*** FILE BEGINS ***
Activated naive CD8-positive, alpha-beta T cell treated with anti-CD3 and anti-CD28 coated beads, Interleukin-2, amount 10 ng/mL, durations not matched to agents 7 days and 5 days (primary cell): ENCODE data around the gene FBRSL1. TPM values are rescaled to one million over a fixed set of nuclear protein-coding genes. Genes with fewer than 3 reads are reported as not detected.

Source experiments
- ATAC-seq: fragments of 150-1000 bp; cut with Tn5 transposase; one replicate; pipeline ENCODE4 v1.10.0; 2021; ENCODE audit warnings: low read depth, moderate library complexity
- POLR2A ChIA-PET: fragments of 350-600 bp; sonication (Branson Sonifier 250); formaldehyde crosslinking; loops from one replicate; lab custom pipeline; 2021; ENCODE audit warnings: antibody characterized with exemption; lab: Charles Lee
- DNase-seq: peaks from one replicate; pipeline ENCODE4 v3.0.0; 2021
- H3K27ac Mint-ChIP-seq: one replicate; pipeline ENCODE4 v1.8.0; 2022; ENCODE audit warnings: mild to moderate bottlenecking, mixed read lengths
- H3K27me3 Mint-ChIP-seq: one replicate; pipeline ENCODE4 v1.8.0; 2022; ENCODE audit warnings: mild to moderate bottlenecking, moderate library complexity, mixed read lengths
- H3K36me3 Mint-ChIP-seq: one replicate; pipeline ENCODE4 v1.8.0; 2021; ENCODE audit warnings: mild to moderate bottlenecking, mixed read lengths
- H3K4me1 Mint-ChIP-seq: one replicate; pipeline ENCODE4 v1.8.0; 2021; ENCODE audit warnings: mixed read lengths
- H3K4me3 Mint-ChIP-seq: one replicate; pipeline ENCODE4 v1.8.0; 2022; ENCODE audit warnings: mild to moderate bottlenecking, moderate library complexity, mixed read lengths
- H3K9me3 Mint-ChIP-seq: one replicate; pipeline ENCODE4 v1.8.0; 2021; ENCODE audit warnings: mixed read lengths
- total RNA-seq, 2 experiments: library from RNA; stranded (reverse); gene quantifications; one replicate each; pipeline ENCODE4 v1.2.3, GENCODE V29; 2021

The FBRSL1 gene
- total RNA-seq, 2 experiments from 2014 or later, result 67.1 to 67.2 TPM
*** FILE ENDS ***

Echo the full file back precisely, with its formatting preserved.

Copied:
Activated naive CD8-positive, alpha-beta T cell treated with anti-CD3 and anti-CD28 coated beads, Interleukin-2, amount 10 ng/mL, durations not matched to agents 7 days and 5 days (primary cell): ENCODE data around the gene FBRSL1. TPM values are rescaled to one million over a fixed set of nuclear protein-coding genes. Genes with fewer than 3 reads are reported as not detected.

Source experiments
- ATAC-seq: fragments of 150-1000 bp; cut with Tn5 transposase; one replicate; pipeline ENCODE4 v1.10.0; 2021; ENCODE audit warnings: low read depth, moderate library complexity
- POLR2A ChIA-PET: fragments of 350-600 bp; sonication (Branson Sonifier 250); formaldehyde crosslinking; loops from one replicate; lab custom pipeline; 2021; ENCODE audit warnings: antibody characterized with exemption; lab: Charles Lee
- DNase-seq: peaks from one replicate; pipeline ENCODE4 v3.0.0; 2021
- H3K27ac Mint-ChIP-seq: one replicate; pipeline ENCODE4 v1.8.0; 2022; ENCODE audit warnings: mild to moderate bottlenecking, mixed read lengths
- H3K27me3 Mint-ChIP-seq: one replicate; pipeline ENCODE4 v1.8.0; 2022; ENCODE audit warnings: mild to moderate bottlenecking, moderate library complexity, mixed read lengths
- H3K36me3 Mint-ChIP-seq: one replicate; pipeline ENCODE4 v1.8.0; 2021; ENCODE audit warnings: mild to moderate bottlenecking, mixed read lengths
- H3K4me1 Mint-ChIP-seq: one replicate; pipeline ENCODE4 v1.8.0; 2021; ENCODE audit warnings: mixed read lengths
- H3K4me3 Mint-ChIP-seq: one replicate; pipeline ENCODE4 v1.8.0; 2022; ENCODE audit warnings: mild to moderate bottlenecking, moderate library complexity, mixed read lengths
- H3K9me3 Mint-ChIP-seq: one replicate; pipeline ENCODE4 v1.8.0; 2021; ENCODE audit warnings: mixed read lengths
- total RNA-seq, 2 experiments: library from RNA; stranded (reverse); gene quantifications; one replicate each; pipeline ENCODE4 v1.2.3, GENCODE V29; 2021

The FBRSL1 gene
- total RNA-seq, 2 experiments from 2014 or later, result 67.1 to 67.2 TPM